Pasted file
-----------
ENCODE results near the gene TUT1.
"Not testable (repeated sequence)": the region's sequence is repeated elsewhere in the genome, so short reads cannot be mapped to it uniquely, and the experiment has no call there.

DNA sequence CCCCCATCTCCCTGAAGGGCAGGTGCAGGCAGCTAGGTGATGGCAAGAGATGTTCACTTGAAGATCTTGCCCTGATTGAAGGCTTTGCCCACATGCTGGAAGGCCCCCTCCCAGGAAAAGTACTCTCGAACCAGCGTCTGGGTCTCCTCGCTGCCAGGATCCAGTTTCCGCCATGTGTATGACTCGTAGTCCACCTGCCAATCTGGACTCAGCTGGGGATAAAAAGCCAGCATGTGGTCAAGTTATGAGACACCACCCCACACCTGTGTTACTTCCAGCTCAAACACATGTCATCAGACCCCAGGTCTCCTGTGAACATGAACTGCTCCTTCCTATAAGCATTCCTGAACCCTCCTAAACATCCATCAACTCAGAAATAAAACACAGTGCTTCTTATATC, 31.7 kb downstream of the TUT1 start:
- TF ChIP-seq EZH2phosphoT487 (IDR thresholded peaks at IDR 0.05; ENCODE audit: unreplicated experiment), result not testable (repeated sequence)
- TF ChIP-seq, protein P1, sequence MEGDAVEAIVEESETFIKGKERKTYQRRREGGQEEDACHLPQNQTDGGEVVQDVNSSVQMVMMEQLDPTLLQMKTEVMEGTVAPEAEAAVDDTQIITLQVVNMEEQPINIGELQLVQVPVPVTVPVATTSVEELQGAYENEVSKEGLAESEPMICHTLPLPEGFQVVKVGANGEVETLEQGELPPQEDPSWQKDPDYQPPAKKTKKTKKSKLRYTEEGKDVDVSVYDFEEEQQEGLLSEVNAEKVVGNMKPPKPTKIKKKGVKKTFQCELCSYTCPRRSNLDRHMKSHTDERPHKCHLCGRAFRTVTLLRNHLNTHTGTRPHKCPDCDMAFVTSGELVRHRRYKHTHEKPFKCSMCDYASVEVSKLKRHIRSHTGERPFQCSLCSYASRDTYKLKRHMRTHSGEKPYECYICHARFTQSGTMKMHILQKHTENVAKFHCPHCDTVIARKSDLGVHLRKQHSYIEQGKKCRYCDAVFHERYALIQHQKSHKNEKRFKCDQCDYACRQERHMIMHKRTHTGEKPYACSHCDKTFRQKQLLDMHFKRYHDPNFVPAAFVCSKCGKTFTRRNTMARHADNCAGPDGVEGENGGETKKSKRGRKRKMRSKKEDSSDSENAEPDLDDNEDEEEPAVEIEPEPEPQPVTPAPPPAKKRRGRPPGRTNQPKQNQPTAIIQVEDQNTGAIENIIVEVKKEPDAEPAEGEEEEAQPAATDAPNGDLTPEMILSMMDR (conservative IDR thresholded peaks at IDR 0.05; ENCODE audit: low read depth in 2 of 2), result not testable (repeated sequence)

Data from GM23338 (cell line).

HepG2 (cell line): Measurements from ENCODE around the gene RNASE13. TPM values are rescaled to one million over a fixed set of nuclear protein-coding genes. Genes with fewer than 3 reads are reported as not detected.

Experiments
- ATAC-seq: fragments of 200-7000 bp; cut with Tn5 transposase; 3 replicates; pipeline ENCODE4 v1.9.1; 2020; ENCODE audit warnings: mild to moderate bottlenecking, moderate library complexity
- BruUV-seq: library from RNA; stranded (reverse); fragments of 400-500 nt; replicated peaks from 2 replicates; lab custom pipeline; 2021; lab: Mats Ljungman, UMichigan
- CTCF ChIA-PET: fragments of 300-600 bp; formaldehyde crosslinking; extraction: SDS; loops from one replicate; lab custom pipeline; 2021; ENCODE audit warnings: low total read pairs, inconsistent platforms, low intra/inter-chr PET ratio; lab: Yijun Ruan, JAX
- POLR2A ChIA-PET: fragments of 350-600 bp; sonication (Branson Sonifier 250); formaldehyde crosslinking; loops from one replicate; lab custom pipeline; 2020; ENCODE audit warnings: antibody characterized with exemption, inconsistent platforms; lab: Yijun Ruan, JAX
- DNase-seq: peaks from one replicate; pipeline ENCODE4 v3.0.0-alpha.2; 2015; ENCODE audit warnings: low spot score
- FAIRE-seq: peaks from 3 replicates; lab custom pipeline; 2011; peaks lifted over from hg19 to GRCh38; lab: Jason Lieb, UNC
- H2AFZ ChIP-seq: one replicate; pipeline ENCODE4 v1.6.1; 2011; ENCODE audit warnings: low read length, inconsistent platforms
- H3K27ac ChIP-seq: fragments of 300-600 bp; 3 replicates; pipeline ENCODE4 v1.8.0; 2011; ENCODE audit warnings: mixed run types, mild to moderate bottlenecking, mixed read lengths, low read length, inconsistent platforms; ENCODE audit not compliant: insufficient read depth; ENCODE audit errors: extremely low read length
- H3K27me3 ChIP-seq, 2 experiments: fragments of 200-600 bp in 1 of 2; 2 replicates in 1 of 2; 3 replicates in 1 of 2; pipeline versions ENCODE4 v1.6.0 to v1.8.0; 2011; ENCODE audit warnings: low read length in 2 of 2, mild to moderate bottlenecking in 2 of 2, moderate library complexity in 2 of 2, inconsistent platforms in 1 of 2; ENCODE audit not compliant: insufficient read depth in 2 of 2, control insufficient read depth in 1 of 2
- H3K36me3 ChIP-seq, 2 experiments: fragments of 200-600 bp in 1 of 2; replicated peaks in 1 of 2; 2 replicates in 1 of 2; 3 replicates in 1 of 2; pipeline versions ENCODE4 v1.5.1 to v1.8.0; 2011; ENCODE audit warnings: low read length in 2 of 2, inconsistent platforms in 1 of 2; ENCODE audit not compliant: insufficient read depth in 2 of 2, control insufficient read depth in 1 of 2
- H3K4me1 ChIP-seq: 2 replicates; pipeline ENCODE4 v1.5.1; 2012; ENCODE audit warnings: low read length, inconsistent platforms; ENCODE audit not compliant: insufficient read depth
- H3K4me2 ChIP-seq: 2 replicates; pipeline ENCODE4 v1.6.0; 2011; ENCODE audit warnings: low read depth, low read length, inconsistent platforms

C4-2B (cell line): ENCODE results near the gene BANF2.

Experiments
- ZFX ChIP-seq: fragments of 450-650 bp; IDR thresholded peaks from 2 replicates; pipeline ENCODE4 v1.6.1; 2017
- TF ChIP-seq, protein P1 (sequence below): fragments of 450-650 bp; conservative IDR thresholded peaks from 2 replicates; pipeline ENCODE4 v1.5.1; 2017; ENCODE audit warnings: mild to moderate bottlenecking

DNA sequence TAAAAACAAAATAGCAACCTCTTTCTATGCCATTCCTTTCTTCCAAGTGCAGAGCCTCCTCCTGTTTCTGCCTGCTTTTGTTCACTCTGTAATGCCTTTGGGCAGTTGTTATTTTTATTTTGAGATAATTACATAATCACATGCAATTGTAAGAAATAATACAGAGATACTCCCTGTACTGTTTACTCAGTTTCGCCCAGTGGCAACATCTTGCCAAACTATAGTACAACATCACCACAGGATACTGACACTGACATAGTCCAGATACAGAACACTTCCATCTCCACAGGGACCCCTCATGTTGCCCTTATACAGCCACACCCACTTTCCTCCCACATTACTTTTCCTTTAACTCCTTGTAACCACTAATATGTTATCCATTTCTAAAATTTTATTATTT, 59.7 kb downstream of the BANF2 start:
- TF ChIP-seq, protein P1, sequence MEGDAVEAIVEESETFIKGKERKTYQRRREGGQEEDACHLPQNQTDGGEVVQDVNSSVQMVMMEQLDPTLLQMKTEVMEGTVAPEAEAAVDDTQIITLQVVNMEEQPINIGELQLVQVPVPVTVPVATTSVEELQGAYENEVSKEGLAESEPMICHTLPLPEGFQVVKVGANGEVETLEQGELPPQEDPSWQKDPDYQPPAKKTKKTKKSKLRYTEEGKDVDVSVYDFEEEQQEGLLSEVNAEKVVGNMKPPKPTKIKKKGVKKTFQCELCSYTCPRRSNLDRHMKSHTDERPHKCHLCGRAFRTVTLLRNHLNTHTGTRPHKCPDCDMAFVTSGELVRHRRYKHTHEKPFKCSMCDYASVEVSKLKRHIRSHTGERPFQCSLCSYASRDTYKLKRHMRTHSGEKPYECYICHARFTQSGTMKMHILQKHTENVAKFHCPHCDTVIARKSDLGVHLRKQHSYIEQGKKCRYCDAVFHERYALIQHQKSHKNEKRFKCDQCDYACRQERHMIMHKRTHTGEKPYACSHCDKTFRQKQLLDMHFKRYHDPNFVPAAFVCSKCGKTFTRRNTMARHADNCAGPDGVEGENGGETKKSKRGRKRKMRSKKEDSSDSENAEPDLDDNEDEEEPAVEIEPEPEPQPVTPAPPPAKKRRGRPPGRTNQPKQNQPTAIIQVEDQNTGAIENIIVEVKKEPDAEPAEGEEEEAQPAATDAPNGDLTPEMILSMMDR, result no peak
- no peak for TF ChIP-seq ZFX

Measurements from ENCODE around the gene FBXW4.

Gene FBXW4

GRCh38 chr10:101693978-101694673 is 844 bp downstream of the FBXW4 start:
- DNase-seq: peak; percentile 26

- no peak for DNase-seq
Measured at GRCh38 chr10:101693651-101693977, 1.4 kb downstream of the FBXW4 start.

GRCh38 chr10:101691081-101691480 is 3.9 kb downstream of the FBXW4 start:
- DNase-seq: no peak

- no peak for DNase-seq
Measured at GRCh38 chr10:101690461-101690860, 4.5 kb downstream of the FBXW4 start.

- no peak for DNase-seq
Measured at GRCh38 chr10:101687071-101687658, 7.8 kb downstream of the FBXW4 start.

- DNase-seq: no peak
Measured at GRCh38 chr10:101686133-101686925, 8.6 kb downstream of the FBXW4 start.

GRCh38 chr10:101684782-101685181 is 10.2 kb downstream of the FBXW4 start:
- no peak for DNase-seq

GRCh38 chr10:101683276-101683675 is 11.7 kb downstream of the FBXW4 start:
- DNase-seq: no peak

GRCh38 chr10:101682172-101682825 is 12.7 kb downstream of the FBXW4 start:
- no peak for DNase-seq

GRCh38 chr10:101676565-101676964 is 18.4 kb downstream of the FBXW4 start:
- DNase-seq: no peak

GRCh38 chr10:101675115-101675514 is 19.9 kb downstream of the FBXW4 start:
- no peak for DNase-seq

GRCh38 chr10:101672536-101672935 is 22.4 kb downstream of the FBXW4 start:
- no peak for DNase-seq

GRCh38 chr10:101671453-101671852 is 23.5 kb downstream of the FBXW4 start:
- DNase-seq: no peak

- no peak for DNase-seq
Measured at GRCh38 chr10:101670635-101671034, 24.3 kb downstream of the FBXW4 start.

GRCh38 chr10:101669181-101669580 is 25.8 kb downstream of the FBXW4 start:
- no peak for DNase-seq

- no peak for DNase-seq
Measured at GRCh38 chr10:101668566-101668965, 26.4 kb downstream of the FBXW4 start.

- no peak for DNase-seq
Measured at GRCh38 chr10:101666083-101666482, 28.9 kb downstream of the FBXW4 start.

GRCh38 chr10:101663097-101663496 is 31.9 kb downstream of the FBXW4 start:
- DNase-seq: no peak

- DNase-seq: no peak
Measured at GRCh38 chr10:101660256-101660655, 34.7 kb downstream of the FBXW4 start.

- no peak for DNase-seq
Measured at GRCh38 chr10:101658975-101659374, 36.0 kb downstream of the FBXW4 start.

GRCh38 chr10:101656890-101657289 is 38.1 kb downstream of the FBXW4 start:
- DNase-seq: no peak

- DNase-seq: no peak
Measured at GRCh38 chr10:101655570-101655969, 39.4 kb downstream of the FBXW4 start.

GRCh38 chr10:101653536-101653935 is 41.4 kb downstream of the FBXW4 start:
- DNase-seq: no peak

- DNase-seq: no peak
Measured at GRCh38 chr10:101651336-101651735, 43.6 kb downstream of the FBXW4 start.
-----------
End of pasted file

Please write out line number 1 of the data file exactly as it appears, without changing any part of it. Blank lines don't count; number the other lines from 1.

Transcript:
ENCODE results near the gene TUT1.